8 More PowerPoint Train Wrecks

We thought we had seen presentation disaster at its worst with the last set of PowerPoint slides. We were wrong. These train wrecks, captured in all their not-so-fiery infamy, show what truly terrible PPT slides can do to burn innocent audiences everywhere.

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Credit: http://www.flickr.com/photos/cogdog/2694267505
Don't Hate the Technology, Hate the Playa'

Before you begin viewing the PPT carnage, you must always remember the cardinal rule of presentations: "PowerPoint Doesn't Kill Presentations. People Do." Learn it. Know it. Live it. (If you missed the first installment, see 8 PowerPoint Train Wrecks.)

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Credit: http://www.flickr.com/photos/nevon/2621789613
Massive Text-plosion

I spy some white space at the top there, just under that insanely catchy "Stakeholders and Communities with Web 2.0 +" headline, where you could add some more text. (For more on what not to do, check out 5 Ways to Ruin Your Next Presentation.)

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Credit: http://www.flickr.com/photos/23754355@N08/3009223059
A Real Neck-Bender (and Head-Scratcher)

When attempting to read this slide, it helps if you can turn your head (or eyes, if possible) in a continuous, circular 360-degree motion. I can easily envision Steve Jobs using the same type of slide. (For more on Jobs, see CIO.com's The Presentation Secrets of Steve Jobs.)

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Credit: http://www.flickr.com/photos/mn_francis/396978842
Presentation Irony, Part I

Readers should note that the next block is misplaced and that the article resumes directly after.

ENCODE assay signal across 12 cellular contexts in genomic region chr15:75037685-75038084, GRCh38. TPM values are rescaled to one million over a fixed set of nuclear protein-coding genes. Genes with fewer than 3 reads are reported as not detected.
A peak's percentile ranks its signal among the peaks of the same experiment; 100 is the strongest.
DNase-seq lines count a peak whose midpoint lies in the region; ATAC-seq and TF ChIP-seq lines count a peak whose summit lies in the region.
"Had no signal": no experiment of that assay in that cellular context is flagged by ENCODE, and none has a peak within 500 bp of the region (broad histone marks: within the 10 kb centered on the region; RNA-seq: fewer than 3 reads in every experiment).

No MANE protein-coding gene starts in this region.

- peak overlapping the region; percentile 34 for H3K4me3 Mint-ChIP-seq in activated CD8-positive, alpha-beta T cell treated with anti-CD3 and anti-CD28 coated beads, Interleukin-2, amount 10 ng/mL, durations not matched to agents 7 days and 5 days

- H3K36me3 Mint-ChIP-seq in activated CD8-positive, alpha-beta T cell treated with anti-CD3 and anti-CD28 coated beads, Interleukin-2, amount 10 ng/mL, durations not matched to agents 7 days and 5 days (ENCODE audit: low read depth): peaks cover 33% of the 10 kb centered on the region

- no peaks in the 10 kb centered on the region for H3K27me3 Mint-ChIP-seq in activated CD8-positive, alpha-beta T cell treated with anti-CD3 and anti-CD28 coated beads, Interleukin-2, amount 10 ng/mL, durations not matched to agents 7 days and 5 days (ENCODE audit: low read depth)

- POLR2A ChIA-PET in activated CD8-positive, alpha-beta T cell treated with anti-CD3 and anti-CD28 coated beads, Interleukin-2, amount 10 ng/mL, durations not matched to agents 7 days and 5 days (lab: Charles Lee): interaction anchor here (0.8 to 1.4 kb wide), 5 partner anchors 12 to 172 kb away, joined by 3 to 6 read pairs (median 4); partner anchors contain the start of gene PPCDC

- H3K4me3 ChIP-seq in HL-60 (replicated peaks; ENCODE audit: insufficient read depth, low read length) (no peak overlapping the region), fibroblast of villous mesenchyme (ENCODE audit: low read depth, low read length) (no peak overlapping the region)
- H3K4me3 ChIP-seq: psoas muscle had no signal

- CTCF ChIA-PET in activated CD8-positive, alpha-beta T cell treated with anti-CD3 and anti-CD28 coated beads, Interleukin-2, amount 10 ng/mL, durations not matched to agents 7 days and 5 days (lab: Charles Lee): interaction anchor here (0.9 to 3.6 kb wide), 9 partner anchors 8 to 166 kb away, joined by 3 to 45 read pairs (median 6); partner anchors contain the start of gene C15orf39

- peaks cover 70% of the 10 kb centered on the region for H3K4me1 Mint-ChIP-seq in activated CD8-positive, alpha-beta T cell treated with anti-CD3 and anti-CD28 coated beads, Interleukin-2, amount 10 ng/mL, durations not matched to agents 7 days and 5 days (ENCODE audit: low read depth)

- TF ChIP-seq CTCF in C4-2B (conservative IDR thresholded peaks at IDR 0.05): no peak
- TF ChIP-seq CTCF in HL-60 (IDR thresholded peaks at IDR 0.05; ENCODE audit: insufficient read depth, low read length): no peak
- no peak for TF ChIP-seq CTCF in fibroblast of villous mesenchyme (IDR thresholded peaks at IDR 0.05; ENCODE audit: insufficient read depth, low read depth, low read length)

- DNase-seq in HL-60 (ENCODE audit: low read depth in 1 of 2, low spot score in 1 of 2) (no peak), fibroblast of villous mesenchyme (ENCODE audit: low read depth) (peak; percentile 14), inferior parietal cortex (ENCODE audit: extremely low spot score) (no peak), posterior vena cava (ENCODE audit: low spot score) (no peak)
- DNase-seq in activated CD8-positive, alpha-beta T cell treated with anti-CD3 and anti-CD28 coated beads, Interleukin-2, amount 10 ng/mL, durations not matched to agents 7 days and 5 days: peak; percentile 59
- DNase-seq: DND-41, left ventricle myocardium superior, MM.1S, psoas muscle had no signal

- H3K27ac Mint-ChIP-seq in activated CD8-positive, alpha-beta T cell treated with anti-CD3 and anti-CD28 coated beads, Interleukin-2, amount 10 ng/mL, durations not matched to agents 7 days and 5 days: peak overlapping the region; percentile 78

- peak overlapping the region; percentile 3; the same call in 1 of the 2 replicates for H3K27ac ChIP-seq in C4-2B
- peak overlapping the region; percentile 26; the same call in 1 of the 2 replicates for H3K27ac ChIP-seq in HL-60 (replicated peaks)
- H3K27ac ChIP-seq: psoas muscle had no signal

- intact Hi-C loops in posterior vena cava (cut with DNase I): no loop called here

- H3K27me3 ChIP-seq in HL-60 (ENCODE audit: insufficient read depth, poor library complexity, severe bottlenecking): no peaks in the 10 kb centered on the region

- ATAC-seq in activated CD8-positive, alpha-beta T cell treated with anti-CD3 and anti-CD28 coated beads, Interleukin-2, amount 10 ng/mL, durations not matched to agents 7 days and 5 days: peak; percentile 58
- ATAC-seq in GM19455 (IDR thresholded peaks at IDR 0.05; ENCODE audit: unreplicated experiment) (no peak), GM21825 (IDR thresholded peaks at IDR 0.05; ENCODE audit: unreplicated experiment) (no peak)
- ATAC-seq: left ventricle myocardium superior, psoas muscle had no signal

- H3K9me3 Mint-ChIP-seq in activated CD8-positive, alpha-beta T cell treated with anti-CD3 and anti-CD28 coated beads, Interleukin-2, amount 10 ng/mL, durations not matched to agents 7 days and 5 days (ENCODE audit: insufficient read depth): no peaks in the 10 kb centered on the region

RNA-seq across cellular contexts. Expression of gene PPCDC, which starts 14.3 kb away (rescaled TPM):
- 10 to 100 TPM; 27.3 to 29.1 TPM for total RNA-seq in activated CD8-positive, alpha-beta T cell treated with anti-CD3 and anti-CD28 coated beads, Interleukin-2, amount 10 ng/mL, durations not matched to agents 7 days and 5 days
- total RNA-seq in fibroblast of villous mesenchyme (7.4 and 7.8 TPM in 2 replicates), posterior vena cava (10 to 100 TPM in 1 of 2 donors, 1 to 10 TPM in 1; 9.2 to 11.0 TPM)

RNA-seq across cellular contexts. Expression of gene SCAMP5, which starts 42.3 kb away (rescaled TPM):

If this slide doesn't define irony, then I don't know what does.

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Credit: http://www.flickr.com/photos/70005235@N00/3009360817
Presentation Irony, Part II

Oops! I spoke too soon on the previous slide. This slide attempts to explain the details of an online survey on "what annoyed audiences most about PowerPoint presentations": 120.7% of respondents said: "Slides Are Too Complicated." Math and English extra help anyone?

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Credit: http://www.flickr.com/photos/maaike/3497131230
Can I Get an Acronym?

The color coding is nice and maybe this was all germane to the audience, but—OMG—that's a lot of tech acronyms in one slide. (Reminds of me of Jeopardy: "I'll take 'RDFa Semantics' for $400, Alex.")

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Credit: http://www.flickr.com/photos/havlikp/4136488841
JPEG versus GIF Battle Royale!

Good seats still available for this presentation! (Sometimes, the minimalist approach to slides can go horribly wrong.)

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Credit: http://www.flickr.com/photos/isthisyou/1930115680/
Grand Slam

The photographer of this slide states: "Note the use of every possible crime against taste: clipart, wordart, caps, initial caps and even comic sans—oh, and every single one of the three words on screen is meaningless jargon. It got worse." Yikes! (Also see: 10 PowerPoint Tips.)

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Credit: http://www.flickr.com/photos/passiveaggressive/2718383391/
Clipart Catastrophe

Mind you, this slide aims to help people: "Effective Presentations Using PowerPoint" is the title, noted at the bottom. Also be sure to note that, purportedly, 76 slides come before this one.

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Credit: http://www.flickr.com/photos/danielgreene/2295573537
The Visible Effects of Too Many Presentations

To document his enjoyment of this presentation, Daniel Greene took a photo of himself with his MacBook's built-in camera. Citizen journalism can be harsh, people. (See 5 Key Audience Questions to Help You Read the Room for more on this topic.)

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Credit: http://www.flickr.com/photos/s_p_a_c_e_m_a_n/2992483706
Remember: It's Called Microsoft PowerPoint...

...and not Microsoft BulletPoint! This satirical image—in its own way—pays homage to and mocks the disastrous consequences of too many bullets in presentation slides. (If you missed the first installment, see 8 PowerPoint Train Wrecks.)

Also see:

How 10 Famous Technology Products Got Their Names

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